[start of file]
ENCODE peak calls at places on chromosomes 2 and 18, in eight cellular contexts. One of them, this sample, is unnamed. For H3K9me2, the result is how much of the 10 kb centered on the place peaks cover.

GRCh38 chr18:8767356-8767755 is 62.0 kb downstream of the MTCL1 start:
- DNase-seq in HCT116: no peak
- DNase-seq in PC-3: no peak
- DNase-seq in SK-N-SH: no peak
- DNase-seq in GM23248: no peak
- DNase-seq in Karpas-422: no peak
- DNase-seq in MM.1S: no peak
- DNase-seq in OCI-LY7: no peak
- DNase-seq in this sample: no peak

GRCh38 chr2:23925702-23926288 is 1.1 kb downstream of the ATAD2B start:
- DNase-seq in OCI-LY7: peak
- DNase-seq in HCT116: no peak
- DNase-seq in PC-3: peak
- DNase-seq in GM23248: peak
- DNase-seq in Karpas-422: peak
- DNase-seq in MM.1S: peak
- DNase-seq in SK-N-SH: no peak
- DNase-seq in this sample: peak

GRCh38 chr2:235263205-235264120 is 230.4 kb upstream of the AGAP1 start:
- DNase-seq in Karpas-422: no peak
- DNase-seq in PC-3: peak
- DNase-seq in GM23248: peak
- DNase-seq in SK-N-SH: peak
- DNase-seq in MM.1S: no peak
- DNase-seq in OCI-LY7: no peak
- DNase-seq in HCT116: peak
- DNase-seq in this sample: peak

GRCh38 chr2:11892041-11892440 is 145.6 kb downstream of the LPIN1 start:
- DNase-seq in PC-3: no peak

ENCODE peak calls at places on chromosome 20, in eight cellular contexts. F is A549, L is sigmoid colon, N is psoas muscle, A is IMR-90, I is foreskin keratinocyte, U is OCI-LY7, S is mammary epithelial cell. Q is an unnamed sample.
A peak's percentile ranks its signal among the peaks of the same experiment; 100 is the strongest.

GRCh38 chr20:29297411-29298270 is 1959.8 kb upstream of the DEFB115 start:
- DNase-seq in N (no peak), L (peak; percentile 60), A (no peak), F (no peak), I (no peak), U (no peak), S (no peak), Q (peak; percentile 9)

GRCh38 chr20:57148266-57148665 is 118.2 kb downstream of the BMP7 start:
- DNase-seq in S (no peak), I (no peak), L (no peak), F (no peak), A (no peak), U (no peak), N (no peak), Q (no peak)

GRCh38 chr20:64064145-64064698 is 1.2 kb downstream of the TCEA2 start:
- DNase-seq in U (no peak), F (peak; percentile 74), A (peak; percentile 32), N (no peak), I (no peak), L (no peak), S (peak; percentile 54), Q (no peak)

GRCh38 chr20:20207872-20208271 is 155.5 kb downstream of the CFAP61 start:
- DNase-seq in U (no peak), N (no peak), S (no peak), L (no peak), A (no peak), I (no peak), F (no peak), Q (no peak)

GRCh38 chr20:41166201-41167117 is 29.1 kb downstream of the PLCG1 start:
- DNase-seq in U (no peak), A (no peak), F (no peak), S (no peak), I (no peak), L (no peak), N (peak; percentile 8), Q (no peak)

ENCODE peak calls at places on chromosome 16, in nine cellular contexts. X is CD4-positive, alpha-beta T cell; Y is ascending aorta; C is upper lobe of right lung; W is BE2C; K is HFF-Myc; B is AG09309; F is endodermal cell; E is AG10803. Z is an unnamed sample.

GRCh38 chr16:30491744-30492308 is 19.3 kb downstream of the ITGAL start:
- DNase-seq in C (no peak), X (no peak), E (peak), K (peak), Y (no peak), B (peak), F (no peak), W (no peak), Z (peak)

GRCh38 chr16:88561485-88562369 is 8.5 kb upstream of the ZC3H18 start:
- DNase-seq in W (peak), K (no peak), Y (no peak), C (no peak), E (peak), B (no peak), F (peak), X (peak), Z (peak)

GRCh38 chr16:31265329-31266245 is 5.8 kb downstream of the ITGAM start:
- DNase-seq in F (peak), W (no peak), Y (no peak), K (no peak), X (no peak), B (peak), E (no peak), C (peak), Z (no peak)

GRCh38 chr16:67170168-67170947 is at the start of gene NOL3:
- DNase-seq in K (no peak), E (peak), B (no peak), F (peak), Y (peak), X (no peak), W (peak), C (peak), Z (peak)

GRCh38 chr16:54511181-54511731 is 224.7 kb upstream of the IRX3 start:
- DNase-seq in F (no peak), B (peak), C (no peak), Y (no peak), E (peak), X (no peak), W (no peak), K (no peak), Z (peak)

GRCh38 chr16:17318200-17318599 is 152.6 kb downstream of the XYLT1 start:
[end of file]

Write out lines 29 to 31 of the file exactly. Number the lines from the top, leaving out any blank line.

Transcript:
GRCh38 chr2:11892041-11892440 is 145.6 kb downstream of the LPIN1 start:
- DNase-seq in PC-3: no peak

ENCODE peak calls at places on chromosome 20, in eight cellular contexts. F is A549, L is sigmoid colon, N is psoas muscle, A is IMR-90, I is foreskin keratinocyte, U is OCI-LY7, S is mammary epithelial cell. Q is an unnamed sample.